Aside from being the first person to step into the box against opposing pitchers, history shows us that having a strong hitter at the top of the order is a common denominator among successful teams. While definitions of the prototypical leadoff man are in many ways individualized, and the top spot in the order tailored to fit the needs and wants of the team manager, countless pundits have found common ground in upholding Rickey Henderson as one of the greatest of all time to lead a lineup.
“People ask, ‘How do you steal all those bases?’” he told USA Today in 2013. “But they never say, ‘What do you do to get on base?’ The first thing is, can you get on base a lot to give you the opportunity to steal so many bases? That’s what the guys are not doing. They’re not finding a way to get on the basepaths. A lot of leadoff hitters, they’re free swingers — they’re not patient enough to take a pitch or two knowing that they can hit with two strikes and get themselves a chance to get on base more.”
Considering that the league has broken and re-broken the all-time single-season strikeout rate every season since 2008 — leading to possible rule changes in an effort to curb the ever-rising rate — a batter’s ability to get on base has perhaps never been more fundamentally imperative than it is now. But does having an elite leadoff hitter help teams generate wins, at least as much as we think it does? And how paramount is it to have an above-average-to-great leadoff man stepping into the batters box? The answer is yes, and the numbers suggest having an above-average leadoff hitter is more crucial than you’d think.
Weighted on-base average is a metric created by Tom Tango that is preferable to simple on-base average because wOBA “combines all the different aspects of hitting into one metric, weighting each of them in proportion to their actual run value.” A higher wOBA being a clear and accurate indicator that a player is helping a team score runs. This season’s league average of .333 wOBA among leadoff batters is the fourth-highest since 2002. Using general on-base percentage as a comparison, this season’s .342 average for leadoff hitters is lower than the .345 it was during 1990, the year Henderson was named MVP of the American League.
The value of having a player at the top of a batting order with an elite wOBA is obvious; getting on base puts pressure on opposing pitchers, leads to runs, which, more often than not, breeds offensive success. Of the 30 teams to qualify for the postseason the past three years, 19 (63.2 percent) featured a leadoff hitter that, according to Fangraphs’ categorization, had a wOBA that was at least average, or a mark higher than .320. Of the 12 teams to qualify for the American League and National League championship, eight (66.7 percent) featured a leadoff hitter that was at least average in the metric that season. While leadoff-hitter wOBA was .319 from 2013-2015, for leadoff hitters on playoff-qualifying teams, that average was .332.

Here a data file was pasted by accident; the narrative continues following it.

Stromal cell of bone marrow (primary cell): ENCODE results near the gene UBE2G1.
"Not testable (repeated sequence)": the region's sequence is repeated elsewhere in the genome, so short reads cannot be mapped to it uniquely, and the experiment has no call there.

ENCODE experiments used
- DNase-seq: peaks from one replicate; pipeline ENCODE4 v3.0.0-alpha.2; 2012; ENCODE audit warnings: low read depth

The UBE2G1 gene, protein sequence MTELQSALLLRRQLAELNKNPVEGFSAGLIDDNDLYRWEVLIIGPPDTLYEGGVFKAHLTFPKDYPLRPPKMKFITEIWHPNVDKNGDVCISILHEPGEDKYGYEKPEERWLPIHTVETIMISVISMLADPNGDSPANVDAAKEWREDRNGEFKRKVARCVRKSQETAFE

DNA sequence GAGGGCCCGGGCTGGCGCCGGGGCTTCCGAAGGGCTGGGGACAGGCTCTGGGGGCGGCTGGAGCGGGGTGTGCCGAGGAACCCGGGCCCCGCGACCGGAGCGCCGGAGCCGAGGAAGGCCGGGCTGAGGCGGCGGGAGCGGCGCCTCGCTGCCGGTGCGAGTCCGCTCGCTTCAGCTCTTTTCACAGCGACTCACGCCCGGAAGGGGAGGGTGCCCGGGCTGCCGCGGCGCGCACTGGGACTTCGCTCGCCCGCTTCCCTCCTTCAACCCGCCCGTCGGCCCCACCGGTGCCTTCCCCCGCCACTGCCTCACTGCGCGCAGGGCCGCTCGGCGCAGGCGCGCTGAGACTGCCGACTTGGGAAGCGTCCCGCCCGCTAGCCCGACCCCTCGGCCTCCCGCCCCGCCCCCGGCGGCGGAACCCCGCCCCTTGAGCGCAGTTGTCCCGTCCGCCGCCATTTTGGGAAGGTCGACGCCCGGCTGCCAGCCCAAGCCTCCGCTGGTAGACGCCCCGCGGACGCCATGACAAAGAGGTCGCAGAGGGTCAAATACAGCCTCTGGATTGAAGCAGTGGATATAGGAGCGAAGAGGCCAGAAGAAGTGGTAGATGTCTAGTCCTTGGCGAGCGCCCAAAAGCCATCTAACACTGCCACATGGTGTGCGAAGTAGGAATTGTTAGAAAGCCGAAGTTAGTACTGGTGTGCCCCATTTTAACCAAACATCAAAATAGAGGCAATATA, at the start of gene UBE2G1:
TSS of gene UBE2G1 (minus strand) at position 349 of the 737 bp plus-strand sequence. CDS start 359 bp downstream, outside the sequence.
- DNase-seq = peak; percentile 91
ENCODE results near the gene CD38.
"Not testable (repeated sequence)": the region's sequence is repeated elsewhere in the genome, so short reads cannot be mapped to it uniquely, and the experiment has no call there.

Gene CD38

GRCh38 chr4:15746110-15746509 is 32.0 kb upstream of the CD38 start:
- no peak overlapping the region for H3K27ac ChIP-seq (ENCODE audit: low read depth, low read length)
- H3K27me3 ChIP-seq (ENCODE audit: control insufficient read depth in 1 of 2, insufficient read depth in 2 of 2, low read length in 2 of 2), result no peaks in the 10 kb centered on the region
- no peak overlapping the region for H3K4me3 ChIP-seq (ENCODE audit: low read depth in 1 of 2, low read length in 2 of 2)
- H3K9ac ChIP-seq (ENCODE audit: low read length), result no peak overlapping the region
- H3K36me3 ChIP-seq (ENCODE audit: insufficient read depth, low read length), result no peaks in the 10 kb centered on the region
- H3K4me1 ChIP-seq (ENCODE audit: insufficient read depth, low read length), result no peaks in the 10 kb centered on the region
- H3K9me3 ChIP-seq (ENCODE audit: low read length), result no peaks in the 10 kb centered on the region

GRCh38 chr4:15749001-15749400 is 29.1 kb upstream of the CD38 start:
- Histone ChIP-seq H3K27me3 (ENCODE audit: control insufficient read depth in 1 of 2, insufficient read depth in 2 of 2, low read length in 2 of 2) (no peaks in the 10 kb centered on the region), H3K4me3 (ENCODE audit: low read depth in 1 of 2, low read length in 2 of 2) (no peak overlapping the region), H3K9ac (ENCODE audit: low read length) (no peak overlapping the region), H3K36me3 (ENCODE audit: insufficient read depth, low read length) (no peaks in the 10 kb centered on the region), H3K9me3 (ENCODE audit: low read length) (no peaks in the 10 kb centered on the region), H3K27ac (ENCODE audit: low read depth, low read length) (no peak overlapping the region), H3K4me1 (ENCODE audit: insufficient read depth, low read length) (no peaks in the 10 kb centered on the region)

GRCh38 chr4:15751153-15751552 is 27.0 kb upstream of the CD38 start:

The man many assumed would be in a Baltimore Orioles uniform this season has instead returned to the Chicago Cubs and, like the rest of Joe Maddon’s star-studded lineup, is terrorizing opposing pitching. Fowler has the eighth-highest wOBA in baseball (.417) and the top mark among leadoff hitters.
There isn’t an adjective for Fowler’s wOBA; it’s too high.
His knack for striking out is outstripped by career highs in walk rate (14.4 percent), batting average (.316) and hard-contact rate (38.1 percent).
The 30-year-old outfielder not only has perhaps the most giggle-inducing home video of the season, but also worked diligently in the offseason on his patience at the plate. It’s paying off: He’s swinging at a career-low 17.4 percent of pitches outside the strike zone, a substantive improvement from his 21.9 percent career average.
At this point we must consider whether Ned Yost is trotting out the 29-year-old shortstop just to antagonize the analytics crowd. It appears as though Escobar saves his talent for the postseason, where he has been quite splendid in recent years.
With the Kansas City Royals plummeting in the standings, Escobar has done little to elevate an offense that scores the eighth-fewest runs per game of any team in baseball.
Escobar’s .268 batting average is good for 12th lowest among leadoff hitters with at least 100 plate appearances this year, and his .311 batting average on balls in play suggests there’s little room to be optimistic about that average spiking sometime soon. The Venezuelan’s strikeout rate is the highest it’s been in four years, and he’s making soft contact at his highest rate since 2011.
Yost could consider bumping Jarrod Dyson into the leadoff spot, who has been more proficient at getting on base and has been defter on the base paths this year.